Last month was the 333rd consecutive month that global temperatures were above the 20th century average, and 2012 will almost certainly be the hottest ever recorded in the US. Hurricanes, heatwaves, wildfires and droughts ruined crops from Kansas to Assam, and Britain has had its wettest summer and driest spring to date. Nigeria, China and much of India and Australia have all had their worst floods in decades. In September, the Arctic Sea ice-cover shrank 50 per cent below the 1979-2000 average.
In a world where climate extremes come faster than ever, the World Bank has found common ground with Greenpeace. Last week, even as the World Meteorological Organisation reported that the amount of greenhouse gases in the atmosphere had reached a record 394ppm, the bank warned that the world is on course for a 4 degrees Celsius temperature rise, which will wreck economies and hopes of development.
The UN, too, estimated greenhouse gas emissions to be 14 per cent above where they need to be to hold temperatures to a manageable 2 degrees Celsius rise. The biggest corporations, including oil companies like Shell, want governments to introduce a carbon price and address climate change. Even Saudi Arabia and the oil exporters of Opec are considering levying a carbon tax to give to the UN fund that helps poor countries adapt to climate change.
However, in the bubble world of international climate diplomacy, little happens. Countries have become less able to collectively address the crisis unfolding around them. When UN talks fell apart in Copenhagen in 2009, world leaders claimed they could cobble together a new binding agreement to cut emissions within six months. That became a year, then two years and now the rich countries tell a bemused public that it will be 2015 at the earliest before a final agreement can be reached. Trillions of dollars can be found to bail out banks in a few months, but the world’s negotiators cannot find a way to get Americans, Britons or anyone to just turn down the air conditioning or lag their roofs to reduce the amount of energy they use.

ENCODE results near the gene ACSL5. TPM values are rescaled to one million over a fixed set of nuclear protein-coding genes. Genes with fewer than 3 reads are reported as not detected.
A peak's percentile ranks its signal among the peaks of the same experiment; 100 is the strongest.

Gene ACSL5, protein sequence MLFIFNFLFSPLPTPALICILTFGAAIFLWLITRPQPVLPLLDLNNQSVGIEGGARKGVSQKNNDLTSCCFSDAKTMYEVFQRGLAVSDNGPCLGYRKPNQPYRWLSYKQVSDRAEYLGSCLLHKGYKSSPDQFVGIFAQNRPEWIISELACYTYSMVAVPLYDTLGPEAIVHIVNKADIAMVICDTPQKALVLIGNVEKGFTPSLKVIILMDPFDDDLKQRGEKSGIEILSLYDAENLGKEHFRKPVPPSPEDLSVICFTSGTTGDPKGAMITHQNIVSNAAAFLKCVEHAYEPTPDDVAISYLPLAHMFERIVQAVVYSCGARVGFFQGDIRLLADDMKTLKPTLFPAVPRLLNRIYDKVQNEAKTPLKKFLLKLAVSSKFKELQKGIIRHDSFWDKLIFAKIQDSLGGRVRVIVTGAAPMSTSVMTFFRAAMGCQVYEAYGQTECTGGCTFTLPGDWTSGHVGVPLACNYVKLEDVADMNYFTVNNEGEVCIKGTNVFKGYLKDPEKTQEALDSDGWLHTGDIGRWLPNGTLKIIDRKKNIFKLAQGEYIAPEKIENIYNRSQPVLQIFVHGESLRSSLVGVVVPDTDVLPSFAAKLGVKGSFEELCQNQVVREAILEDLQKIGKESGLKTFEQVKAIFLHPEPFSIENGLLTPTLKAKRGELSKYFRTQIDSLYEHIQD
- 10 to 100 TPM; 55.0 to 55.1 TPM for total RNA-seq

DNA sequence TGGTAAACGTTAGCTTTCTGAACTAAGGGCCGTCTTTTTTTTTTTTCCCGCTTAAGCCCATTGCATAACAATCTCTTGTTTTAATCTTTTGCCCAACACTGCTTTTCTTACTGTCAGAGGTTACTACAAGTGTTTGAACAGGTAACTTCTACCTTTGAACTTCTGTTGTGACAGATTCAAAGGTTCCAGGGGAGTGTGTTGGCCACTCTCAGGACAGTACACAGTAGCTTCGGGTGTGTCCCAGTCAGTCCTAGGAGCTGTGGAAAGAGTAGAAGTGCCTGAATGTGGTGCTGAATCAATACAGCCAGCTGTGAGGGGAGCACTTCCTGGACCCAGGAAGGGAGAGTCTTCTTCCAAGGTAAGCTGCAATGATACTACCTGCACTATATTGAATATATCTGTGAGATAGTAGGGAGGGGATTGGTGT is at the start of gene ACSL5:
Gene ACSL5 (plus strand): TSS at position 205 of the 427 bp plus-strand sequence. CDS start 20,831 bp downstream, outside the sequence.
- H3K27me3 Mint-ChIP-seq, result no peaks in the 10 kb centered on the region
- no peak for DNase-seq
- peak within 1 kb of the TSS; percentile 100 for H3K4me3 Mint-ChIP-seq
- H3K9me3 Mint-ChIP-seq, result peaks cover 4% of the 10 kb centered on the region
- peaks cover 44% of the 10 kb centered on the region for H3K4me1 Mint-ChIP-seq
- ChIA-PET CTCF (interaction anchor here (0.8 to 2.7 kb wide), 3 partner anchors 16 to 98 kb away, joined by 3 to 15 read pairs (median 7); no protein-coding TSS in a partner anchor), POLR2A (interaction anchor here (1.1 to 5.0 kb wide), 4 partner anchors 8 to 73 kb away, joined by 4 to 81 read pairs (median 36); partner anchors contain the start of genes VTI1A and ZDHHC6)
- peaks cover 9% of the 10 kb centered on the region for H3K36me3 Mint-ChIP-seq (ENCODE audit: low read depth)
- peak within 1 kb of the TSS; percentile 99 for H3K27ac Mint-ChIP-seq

So what is the point of the massive UN climate talks which started in Doha yesterday? Negotiators from 194 countries are meeting in an atmosphere of mutual mistrust. They are divided and frustrated, and know their political masters mostly seek only painfully slow progress. We already know rich countries will refuse to commit to any further cuts in emissions or to provide more money, just as we know the poor will try to cling to the few global climate agreements reached between nations years ago. There will be fights, tantrums, and righteous anger from the non-government observers and world media.
The blame for this miserable state of diplomatic affairs must be laid squarely on the US in particular and the rich countries in general. For three years now, they have bullied the poor into accepting a new agreement. They have delayed making commitments, withheld money and played a cynical game of power politics to avoid their legal obligations. The resulting distrust has fatally plagued the talks.
In 2009, the rich countries agreed to give $100 billion (Dh367.8 billion) by 2020 to help poor countries adapt to climate change. So far, they have not even provided the $30 billion they promised as a down payment. Instead, they have offered less than the annual bonuses given in the city of London — and most of that in the form of loans, not grants. Led by the US, the rich have now wrecked the Kyoto treaty, the one international agreement that legally binds the rich to making cuts, and now it appears they want to ditch the Bali action plan, which commits the US and other countries to reduce emissions. Meanwhile, Europe is yet to pronounce what cuts it is willing to commit to.
The time for cynicism must be over. Obama can commit the rich world to a generous agreement. Britain can lead Europe. A new Chinese administration can be flexible. The evidence of climate change is clearer than ever, the poor countries have done everything that was asked of them. In short, there is little time left and no more excuses.
John Vidal is the Guardian’s environment editor.